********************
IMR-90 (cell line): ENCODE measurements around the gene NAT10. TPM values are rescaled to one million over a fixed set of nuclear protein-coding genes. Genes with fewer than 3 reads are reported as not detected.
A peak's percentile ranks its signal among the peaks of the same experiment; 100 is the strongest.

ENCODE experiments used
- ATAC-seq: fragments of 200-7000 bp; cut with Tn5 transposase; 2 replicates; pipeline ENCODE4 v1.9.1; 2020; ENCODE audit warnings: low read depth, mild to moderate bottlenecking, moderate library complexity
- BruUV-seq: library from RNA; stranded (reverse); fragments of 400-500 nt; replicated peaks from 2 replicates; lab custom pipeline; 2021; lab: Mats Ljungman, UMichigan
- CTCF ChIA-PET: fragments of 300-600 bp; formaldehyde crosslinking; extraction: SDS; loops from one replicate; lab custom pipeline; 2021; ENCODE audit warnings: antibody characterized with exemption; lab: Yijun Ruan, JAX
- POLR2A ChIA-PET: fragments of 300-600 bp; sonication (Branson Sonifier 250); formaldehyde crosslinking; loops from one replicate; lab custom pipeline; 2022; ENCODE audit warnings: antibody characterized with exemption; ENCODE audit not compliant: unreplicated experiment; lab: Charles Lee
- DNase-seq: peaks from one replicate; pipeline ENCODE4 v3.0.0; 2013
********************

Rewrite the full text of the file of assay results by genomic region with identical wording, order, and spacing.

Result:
IMR-90 (cell line): ENCODE measurements around the gene NAT10. TPM values are rescaled to one million over a fixed set of nuclear protein-coding genes. Genes with fewer than 3 reads are reported as not detected.
A peak's percentile ranks its signal among the peaks of the same experiment; 100 is the strongest.

ENCODE experiments used
- ATAC-seq: fragments of 200-7000 bp; cut with Tn5 transposase; 2 replicates; pipeline ENCODE4 v1.9.1; 2020; ENCODE audit warnings: low read depth, mild to moderate bottlenecking, moderate library complexity
- BruUV-seq: library from RNA; stranded (reverse); fragments of 400-500 nt; replicated peaks from 2 replicates; lab custom pipeline; 2021; lab: Mats Ljungman, UMichigan
- CTCF ChIA-PET: fragments of 300-600 bp; formaldehyde crosslinking; extraction: SDS; loops from one replicate; lab custom pipeline; 2021; ENCODE audit warnings: antibody characterized with exemption; lab: Yijun Ruan, JAX
- POLR2A ChIA-PET: fragments of 300-600 bp; sonication (Branson Sonifier 250); formaldehyde crosslinking; loops from one replicate; lab custom pipeline; 2022; ENCODE audit warnings: antibody characterized with exemption; ENCODE audit not compliant: unreplicated experiment; lab: Charles Lee
- DNase-seq: peaks from one replicate; pipeline ENCODE4 v3.0.0; 2013